The Prime Minister – whose first official visit after the elections took him to Rome – added that he had “followed a great Hungarian tradition” by accepting the Holy Father’s invitation first after their election victory.
He highlighted that the war lends this special significance as the Holy Father is known for using all his influence for peace, and Hungary, too, takes the view that peace should be restored within the shortest possible time.
In answer to a question, Mr Orbán said at the meeting he had officially invited Pope Francis to a visit to Hungary in the year ahead, in response to which he received – in his words – “an encouragingly positive answer”.
According to the Prime Minister, they also discussed the fact that Hungary had taken in the highest number of refugees from Ukraine in relation to its population – 640,000 to date – and had even taken in the students who were not Ukrainian, but had studied in Ukraine and would now probably be able to continue their studies in Hungary.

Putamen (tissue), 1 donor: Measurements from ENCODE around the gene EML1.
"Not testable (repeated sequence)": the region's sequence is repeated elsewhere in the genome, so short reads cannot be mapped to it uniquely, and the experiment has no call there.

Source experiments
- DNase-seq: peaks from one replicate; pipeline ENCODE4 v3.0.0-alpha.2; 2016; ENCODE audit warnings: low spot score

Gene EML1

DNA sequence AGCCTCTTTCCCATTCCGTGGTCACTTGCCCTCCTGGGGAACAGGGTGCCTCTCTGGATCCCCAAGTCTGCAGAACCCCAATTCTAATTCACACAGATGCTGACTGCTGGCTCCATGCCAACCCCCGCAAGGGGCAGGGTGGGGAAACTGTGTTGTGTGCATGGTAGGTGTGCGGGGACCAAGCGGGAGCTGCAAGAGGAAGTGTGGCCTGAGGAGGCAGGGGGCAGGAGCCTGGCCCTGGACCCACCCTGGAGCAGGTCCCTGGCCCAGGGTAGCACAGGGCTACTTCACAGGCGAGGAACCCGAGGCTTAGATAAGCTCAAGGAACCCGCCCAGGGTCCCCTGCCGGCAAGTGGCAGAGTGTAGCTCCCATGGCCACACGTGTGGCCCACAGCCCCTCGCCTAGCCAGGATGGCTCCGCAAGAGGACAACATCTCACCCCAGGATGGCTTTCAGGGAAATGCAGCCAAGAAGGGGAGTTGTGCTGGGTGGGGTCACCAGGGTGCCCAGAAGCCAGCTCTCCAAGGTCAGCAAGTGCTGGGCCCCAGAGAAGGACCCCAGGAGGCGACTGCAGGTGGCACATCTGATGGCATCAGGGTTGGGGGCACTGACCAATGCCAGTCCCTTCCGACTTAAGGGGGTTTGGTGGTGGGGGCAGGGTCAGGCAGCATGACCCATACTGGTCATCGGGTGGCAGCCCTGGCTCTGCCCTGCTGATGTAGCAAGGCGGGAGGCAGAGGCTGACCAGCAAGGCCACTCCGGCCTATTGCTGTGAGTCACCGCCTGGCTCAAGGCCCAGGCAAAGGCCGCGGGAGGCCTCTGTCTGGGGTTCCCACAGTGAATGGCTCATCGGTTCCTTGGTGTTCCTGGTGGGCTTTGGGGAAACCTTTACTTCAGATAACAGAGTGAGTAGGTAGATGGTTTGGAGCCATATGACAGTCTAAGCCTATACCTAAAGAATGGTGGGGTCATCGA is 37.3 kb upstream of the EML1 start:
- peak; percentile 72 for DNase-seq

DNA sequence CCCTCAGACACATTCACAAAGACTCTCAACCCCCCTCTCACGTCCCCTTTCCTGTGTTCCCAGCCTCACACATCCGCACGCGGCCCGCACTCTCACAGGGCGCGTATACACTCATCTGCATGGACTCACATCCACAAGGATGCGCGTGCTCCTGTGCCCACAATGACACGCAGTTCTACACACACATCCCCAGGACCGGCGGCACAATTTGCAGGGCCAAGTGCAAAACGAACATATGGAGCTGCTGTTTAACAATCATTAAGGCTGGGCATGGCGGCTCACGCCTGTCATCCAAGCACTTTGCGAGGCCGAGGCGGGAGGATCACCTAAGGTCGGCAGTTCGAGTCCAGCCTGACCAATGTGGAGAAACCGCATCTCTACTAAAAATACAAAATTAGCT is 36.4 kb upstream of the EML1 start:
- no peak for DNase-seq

“We are conducting the biggest humanitarian campaign of all time. This commands recognition and respect everywhere in the world,” the Prime Minister stressed, adding that the Holy Father himself mentioned this and encouraged us “not to abandon this good habit of ours”.
Mr Orbán took the view that a country fosters spiritual relations with the Vatican, rather than political ones. He added that the most important agreement had developed between the Vatican and the Hungarian State on the issue of families.
“We all believe here in Rome – both in the Vatican and in Budapest – that the family is the single most important community of our time. This is the final refuge and the final shelter for the modern man, and so we must mobilise all our resources in order to protect and strengthen this community – the most important human community of the modern era – and in this we can count on the Holy Father,” Mr Orbán said.